Lost in the System
Hank Investigates: Lost in the System
The call comes into Worcester 911.
"We have a fire in the warehouse."
The caller sounds desperate!
"The smoke is coming in we have to get out."
She doesn't give an address, so dispatchers rely on the state's computerized 911 system to reveal her location: records prove it showed 709 Main Street, Worcester.
So the Worcester fire department races into action. They arrive at 709 Main, but there's nothing. No smoke no fire, so where were the terrified people calling for help?
What happened next our investigation found could happen every day in Massachusetts! The 911 computer designed to pinpoint a caller's location had the address wrong.
Turns out: There really was a fire -- a big one -- at 709 Main Street... but 20 miles away in Sturbridge!
Records we obtained reveal it took nine more minutes for Sturbridge to get the word by that time the damage to David Argitis's family business: $10 million.
David Argitis, Business Owner
"To think of them going to the wrong place, it's horrific."
How could this happen? Though each local phone company is supposed to enter each of their customers into the 911 database. Our investigation of these once secret state records now uncovers the true extent of the errors in that system, wrong house numbers, wrong street names, wrong communities. Last fall 911 executive director Jamie Karp told us they found 3,600 such mistakes each year.
"that's 10 a day!"
Jaime Karp, State Emer. Telecommunications Board (November 2001)
But that's simply not correct! And here's how we know. For each 911 mistake, dispatchers must fill out a "discrepancy report" like this. We wanted to count them ourselves: for months -- 911 officials refused. Finally we appealed to the secretary of state and the attorney general and 911 was ordered: turn over the reports. And our count was far different -- hundreds and hundreds more mistakes each year.
"How can there be so many more errors, how could that be?"
"I need to go back and check."
In a system where a mistake can mean life or death, we found 911 errors may be filed and forgotten.
"How could you not know how many mistakes there are in your system? You run his place."
"Yes I do run this place. I do apologize to you and the viewers for what appears to be a lack of knowledge for something that should be instantly available."
And what we found in our analysis of those secret records is disturbing: across the state 911 callers waiting for help -- emergency crews sent to the wrong address and dispatchers struggling to help callers who are lost in the system.
"Please call the police!"
In Lawrence a terrified resident reports a home invasion.
"Please call the police, please call the police!"
"Sir where are you?"
But the 911 computer showed no address! Dispatchers use critical minutes trying to find him!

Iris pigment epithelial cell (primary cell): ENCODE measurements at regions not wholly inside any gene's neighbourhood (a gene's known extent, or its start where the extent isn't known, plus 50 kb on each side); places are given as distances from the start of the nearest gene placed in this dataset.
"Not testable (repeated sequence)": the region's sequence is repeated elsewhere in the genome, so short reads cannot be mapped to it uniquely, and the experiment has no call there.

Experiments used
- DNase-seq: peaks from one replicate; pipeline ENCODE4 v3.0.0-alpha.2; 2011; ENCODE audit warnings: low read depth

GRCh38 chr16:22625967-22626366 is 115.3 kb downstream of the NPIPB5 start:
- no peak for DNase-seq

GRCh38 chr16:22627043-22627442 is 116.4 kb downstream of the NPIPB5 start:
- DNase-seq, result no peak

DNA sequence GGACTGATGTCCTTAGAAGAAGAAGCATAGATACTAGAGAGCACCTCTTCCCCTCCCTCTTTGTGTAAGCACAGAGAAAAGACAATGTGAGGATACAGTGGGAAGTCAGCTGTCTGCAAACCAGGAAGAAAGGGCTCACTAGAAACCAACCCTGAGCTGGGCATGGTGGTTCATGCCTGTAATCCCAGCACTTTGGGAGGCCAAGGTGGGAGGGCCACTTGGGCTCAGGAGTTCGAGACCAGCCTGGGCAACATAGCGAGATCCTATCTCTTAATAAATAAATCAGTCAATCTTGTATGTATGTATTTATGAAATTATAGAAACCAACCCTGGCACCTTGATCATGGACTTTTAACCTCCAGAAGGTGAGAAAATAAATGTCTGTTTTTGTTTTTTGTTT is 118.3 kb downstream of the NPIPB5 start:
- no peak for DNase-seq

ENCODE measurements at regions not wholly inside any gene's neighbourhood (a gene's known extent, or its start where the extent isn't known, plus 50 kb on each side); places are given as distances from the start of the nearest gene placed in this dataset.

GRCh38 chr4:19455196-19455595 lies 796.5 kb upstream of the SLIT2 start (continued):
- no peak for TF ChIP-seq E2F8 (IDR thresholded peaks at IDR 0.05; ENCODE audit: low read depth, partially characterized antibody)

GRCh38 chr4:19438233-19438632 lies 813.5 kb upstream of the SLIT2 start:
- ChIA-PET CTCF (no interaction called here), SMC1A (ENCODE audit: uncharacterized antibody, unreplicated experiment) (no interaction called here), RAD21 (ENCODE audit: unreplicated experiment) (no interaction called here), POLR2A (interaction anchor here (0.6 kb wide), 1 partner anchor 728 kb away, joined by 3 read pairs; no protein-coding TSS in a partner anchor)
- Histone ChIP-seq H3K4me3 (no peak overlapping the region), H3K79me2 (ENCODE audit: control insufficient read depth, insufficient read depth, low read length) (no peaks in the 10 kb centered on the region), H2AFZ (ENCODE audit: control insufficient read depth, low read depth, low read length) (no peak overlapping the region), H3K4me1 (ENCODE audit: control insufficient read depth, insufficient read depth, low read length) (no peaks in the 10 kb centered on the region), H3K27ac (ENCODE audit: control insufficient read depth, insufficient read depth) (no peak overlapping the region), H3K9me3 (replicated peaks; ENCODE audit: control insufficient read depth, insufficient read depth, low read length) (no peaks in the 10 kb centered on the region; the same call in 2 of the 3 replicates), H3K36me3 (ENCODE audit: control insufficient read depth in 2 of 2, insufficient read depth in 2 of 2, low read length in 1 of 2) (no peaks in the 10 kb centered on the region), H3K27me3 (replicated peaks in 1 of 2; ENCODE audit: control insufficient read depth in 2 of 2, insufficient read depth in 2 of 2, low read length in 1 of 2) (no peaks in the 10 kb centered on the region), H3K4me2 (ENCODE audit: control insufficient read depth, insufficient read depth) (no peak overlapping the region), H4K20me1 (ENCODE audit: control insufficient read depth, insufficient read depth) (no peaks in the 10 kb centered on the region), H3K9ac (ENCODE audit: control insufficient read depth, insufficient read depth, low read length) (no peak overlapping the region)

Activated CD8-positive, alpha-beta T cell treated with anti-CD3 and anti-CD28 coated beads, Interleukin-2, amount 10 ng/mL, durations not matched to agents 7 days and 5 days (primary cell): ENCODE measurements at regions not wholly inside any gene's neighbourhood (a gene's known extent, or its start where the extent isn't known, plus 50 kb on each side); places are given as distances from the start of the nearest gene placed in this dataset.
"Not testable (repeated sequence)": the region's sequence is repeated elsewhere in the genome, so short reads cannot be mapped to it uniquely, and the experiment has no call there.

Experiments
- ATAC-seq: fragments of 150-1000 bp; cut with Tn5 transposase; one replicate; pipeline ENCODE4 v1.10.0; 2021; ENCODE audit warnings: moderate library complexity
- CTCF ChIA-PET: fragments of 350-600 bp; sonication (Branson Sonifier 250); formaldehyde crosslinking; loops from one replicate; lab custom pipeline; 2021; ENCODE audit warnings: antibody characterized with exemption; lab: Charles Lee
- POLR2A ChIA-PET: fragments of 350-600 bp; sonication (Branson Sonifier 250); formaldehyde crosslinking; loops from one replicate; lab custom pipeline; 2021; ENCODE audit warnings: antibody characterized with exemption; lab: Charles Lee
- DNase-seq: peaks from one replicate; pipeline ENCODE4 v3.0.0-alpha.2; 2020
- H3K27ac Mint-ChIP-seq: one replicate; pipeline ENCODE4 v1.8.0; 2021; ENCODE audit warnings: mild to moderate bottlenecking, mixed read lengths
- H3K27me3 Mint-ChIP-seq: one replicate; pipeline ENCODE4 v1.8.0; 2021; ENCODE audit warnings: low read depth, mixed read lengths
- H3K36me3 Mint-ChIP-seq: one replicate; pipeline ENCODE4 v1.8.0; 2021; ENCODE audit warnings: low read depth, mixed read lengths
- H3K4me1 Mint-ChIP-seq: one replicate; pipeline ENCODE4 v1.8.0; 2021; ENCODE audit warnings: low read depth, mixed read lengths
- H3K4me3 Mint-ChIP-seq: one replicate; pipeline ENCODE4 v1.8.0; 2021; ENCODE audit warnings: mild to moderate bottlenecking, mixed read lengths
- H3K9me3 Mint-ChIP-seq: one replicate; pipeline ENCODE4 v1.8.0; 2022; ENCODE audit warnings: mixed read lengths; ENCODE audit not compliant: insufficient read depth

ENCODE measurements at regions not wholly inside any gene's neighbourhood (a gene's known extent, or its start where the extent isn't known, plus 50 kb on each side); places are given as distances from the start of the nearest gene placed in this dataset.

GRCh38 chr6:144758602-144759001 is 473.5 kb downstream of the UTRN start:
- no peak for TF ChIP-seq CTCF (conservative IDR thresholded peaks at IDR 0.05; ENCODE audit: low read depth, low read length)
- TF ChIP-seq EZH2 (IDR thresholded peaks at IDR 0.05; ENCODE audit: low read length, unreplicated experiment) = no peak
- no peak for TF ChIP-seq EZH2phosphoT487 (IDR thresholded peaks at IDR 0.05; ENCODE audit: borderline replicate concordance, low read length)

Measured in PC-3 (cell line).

"Please come on."
"Sir, I don't know where you are! Where are you?"
In Brookline emergency calls from the senior center, the municipal golf course, and Devotion School show up as coming from town hall!
Andrea Fonte, Brookline Phone Administrator
"It's scary, very scary."
Town system manager Andrea Fonte struggles with phone companies to get those and dozens of other errors fixed.
"How many more addresses are wrong?"
"No one knows."
"When will you know."
"You wonít know until something happens."
When mistakes ARE discovered, itís critical they be corrected. 911 Director Karp says that should take up to three days -- no longer.
"How often does it take longer than three days, do you know that?"
"I do not know that."
We know that. Using these discrepancy reports, we uncovered the true picture: dozens of 911 errors taking weeks and even months to correct!
We showed Karp the proof -- in towns we counted, one out of three mistakes takes too long to fix!
"It's a huge problem, it's a huge problem."
"Why didn't you know about this before now?"
"I don't have an answer for you for that, I should have known."
Karp promises she'll now make changes. But until then, the system designed to help those in trouble is threatened by troubles of its own.
"Your point is well taken, way too many, way too long. I don't know why, and I should."
One last important warning: do NOT call 911 to verify your address is correct. That would be a dangerous burden on the system. You can call your local phone company's business office to make certain your emergency information is correct.
If you have multiple phone lines in your home or business you may want to check to make sure each individual line has the correct address listed for it in the statewide 911 database. Call your local phone carrier for this information -- do NOT call 911.
The next time you do need to place an emergency 911 call make sure to try and tell the operator the exact address of the place you are calling from even if you are not asked. This will help emergency crews find you if your address is listed wrong in the database.
Link to the Statewide Emergency Telecommunications Board: www.state.ma.us/e911/core.htm